First of all, it is assumed that special prosecuter Patrick Fitzgerald will issue indictments because he is not releasing a report. It has long been a wish of the President's political opponents that Fitzgerald would release what they hoped would be an embarrassing final report. However, while Fitzgerald must submit a final report to the US Attorney General, I've heard that the special prosecutor is not permitted to write a final report for public release. This is not an independent counsel (e.g. Kenneth Starr) as the law that created the Office of the Independent Counsel was allowed to expire in 1999. It had expired once before, in 1992, but a new OIC law was established in 1994 under an entirely Democrat government, which also selected Kenneth Starr to serve in that role. Indeed, it was explained to me that the special prosecutor operates much like any other prosecutor. He may investigate crimes and choose to issue indictments or not, but he may not release a public report. Take that with a grain of salt for now as I have not read any statutes defining the scope and constraints of a special prosecutor.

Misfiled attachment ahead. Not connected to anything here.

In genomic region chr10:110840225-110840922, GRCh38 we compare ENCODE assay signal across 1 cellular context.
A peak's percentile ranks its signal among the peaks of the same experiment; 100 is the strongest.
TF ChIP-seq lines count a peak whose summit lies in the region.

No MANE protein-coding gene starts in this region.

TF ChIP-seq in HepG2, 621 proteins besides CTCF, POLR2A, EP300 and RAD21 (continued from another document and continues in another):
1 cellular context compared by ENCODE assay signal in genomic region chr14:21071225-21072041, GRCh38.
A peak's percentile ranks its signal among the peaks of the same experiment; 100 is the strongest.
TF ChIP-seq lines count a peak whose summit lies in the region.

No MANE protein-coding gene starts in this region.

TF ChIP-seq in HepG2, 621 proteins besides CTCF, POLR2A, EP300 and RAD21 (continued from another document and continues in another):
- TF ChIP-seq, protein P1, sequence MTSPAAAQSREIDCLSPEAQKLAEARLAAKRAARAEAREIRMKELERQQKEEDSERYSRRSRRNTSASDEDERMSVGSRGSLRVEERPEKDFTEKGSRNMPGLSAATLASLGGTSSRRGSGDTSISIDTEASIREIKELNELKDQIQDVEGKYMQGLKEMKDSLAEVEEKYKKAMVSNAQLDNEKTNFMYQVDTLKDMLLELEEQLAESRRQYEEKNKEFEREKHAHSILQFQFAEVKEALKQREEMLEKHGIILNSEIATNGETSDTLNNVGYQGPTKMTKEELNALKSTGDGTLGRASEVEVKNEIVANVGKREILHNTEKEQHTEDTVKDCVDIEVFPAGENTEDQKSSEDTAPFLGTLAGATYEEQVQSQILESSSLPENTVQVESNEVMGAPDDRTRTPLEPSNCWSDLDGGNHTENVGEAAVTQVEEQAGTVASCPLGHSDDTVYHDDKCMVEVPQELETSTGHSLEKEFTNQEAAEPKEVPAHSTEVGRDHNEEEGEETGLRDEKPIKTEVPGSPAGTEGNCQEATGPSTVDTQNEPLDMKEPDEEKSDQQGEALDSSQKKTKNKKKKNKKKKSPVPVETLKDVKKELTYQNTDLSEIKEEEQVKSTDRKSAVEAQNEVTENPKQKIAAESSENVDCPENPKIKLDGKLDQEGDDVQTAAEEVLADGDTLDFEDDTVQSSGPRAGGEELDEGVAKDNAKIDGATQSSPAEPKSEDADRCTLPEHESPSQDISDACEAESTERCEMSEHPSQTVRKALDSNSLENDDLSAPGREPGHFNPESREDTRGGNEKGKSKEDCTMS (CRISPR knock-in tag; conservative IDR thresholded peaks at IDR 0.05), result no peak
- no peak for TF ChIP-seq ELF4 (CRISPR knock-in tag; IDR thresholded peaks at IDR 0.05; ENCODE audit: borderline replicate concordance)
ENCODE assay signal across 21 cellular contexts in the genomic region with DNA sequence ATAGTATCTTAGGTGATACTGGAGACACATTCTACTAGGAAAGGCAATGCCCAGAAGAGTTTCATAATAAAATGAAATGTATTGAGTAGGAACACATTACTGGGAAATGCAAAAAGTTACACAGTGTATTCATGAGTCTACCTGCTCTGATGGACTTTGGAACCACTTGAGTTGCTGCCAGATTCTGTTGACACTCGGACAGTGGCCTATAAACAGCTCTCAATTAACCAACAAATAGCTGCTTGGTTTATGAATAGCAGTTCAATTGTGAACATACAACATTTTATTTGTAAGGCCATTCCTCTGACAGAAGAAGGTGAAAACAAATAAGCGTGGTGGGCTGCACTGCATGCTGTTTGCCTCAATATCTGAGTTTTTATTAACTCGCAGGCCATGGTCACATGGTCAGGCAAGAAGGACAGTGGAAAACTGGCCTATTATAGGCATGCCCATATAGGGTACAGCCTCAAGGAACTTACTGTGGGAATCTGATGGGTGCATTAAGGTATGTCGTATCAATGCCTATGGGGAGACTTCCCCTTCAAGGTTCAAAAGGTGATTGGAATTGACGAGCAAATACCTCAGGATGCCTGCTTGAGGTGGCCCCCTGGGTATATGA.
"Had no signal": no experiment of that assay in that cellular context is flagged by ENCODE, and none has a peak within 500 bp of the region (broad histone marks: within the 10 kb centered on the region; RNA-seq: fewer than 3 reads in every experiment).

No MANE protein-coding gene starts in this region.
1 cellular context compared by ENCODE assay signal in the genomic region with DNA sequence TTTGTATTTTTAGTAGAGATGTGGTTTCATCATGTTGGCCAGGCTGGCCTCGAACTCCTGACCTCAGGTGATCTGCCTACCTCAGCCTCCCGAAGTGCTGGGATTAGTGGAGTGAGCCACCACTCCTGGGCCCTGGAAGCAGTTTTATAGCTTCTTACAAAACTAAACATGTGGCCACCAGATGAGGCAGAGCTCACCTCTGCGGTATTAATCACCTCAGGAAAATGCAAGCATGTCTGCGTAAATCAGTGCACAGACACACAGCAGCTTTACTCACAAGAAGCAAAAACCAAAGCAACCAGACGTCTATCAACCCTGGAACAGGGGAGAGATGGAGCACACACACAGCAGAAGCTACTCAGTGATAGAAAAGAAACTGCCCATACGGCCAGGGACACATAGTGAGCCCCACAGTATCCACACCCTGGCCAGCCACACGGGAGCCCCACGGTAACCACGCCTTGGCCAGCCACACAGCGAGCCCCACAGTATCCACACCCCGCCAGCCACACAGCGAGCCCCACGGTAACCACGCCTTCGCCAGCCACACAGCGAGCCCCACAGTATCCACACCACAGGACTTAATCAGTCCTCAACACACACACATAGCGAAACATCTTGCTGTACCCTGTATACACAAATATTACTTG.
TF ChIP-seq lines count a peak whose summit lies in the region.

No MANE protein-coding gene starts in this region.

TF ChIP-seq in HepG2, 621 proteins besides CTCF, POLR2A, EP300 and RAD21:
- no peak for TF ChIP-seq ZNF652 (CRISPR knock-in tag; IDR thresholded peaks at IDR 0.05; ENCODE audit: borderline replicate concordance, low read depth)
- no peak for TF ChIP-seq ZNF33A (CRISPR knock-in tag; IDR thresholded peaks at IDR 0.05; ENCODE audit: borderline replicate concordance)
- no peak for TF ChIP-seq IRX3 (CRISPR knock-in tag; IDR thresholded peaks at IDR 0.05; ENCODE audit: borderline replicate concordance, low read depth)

Second, there seems to be a great deal of wishful thinking from Democrats and their supporters. For example, take David Wallechinsky latest submission at the Huffington Post:

...and if it is also true that Fitzgerald has expanded his investigation to include issues beyond the Valerie Plame leak, we may witness the gradual unraveling of the Bush presidency.